The above substitution mechanism is bimolecular (SN2) because there is a strong nucleophile given as well as an aprotic solvent. Remember: a strong nucleophile favors SN2 and an aprotic solvent will also favor SN2.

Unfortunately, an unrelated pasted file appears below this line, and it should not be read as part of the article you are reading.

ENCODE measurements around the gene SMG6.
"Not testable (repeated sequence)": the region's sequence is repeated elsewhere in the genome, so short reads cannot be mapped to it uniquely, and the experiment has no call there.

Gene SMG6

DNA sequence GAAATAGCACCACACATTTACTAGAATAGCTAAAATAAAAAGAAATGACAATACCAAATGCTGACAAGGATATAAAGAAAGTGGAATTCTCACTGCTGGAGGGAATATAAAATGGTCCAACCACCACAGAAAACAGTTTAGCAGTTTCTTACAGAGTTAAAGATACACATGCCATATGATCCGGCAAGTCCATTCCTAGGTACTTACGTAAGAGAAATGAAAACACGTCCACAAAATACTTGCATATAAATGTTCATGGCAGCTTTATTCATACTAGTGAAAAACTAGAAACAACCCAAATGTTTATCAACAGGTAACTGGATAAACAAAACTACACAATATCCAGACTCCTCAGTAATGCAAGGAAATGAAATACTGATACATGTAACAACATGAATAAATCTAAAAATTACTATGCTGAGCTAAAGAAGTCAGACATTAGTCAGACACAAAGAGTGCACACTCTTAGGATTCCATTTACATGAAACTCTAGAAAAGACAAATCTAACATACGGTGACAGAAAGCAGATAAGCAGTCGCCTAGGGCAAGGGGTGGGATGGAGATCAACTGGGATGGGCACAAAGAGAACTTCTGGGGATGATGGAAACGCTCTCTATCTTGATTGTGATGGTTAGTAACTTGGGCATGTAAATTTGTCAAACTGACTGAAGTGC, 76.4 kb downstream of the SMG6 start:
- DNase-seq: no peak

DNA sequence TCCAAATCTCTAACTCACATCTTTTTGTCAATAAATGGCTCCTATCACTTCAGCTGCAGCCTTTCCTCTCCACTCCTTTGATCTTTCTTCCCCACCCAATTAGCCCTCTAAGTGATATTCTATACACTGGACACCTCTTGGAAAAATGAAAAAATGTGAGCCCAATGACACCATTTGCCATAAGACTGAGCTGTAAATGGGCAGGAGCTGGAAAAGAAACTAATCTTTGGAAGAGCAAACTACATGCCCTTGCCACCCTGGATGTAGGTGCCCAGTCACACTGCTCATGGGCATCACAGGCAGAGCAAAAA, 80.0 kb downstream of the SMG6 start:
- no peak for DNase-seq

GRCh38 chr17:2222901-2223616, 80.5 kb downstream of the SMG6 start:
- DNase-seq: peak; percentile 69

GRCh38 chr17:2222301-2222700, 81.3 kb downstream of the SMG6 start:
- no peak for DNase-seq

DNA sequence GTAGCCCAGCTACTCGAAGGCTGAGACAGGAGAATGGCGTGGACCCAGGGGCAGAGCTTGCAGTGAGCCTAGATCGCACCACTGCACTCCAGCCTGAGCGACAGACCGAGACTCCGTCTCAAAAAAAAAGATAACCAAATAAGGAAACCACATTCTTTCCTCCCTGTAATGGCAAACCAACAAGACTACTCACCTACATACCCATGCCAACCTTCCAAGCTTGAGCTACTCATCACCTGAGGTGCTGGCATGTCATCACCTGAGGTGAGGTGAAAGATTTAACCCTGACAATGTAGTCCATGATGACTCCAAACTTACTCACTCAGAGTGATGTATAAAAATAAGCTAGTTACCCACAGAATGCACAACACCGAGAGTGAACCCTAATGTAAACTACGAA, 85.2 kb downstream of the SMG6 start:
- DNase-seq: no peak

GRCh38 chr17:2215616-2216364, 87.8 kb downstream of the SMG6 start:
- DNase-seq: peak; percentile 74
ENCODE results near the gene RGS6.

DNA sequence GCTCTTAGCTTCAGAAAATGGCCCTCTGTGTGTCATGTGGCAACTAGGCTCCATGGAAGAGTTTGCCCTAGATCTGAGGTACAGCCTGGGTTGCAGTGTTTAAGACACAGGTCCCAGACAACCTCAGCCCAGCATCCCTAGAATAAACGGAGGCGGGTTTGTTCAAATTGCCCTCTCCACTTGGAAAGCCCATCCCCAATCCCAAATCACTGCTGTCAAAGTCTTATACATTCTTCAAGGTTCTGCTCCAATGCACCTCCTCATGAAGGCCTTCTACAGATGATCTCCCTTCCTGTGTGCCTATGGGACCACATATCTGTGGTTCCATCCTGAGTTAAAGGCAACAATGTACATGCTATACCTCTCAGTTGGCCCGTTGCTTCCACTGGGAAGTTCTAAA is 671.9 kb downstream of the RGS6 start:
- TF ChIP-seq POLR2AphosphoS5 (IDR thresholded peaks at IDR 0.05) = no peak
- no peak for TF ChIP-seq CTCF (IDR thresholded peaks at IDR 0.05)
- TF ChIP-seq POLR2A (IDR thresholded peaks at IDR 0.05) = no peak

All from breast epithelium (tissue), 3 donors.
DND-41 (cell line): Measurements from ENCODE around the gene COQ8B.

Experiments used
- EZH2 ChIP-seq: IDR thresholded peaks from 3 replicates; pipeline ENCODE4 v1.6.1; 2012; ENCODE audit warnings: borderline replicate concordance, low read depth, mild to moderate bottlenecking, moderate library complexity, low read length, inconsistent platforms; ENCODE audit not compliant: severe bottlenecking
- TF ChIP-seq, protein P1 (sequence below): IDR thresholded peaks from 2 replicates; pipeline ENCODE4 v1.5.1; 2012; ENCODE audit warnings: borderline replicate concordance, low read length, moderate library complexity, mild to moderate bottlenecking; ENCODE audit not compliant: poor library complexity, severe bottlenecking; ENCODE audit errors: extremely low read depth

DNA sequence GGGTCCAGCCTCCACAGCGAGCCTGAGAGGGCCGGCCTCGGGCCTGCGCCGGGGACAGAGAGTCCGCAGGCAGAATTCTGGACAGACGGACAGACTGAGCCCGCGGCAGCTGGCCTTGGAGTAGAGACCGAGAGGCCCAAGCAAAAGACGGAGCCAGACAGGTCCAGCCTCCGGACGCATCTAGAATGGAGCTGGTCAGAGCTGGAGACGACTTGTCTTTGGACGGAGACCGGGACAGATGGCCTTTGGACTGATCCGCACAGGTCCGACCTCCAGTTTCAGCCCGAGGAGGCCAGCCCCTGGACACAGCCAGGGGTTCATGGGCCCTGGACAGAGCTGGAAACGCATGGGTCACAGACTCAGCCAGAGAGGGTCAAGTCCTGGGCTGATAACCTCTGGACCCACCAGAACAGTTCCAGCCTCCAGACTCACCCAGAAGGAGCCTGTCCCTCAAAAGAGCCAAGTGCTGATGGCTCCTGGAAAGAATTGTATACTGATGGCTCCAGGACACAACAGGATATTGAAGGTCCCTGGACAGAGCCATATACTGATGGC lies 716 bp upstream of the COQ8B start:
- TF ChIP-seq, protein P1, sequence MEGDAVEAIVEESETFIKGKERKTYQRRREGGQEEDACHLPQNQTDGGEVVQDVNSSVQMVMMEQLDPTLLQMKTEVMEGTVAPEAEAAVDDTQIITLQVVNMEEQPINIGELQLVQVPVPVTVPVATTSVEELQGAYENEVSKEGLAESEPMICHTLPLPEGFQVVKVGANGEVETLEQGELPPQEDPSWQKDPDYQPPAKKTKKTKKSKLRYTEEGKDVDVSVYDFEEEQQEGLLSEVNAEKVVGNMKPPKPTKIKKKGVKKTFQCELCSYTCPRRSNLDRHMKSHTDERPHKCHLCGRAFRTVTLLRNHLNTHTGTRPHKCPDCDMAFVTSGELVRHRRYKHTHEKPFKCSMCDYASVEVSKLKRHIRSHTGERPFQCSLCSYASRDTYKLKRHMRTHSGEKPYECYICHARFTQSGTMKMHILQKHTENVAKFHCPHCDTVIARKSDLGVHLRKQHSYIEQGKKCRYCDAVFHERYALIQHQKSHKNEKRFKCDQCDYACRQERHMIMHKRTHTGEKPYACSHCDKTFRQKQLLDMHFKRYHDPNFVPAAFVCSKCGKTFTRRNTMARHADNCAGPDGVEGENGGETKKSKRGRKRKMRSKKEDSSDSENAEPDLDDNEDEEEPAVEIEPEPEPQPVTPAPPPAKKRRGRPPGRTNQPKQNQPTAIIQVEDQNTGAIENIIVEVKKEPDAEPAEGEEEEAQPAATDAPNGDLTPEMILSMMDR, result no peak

The above substitution mechanism is unimolecular (SN1) because there is not a strong nucleophile present. Remember: a weak nucleophile favors SN1 and because the electrophile leaves first, a carbocation is formed. Therefore, the nucleophile, CH3CH2CH2OH can attack both the front and the back, resulting in a racemic mixture.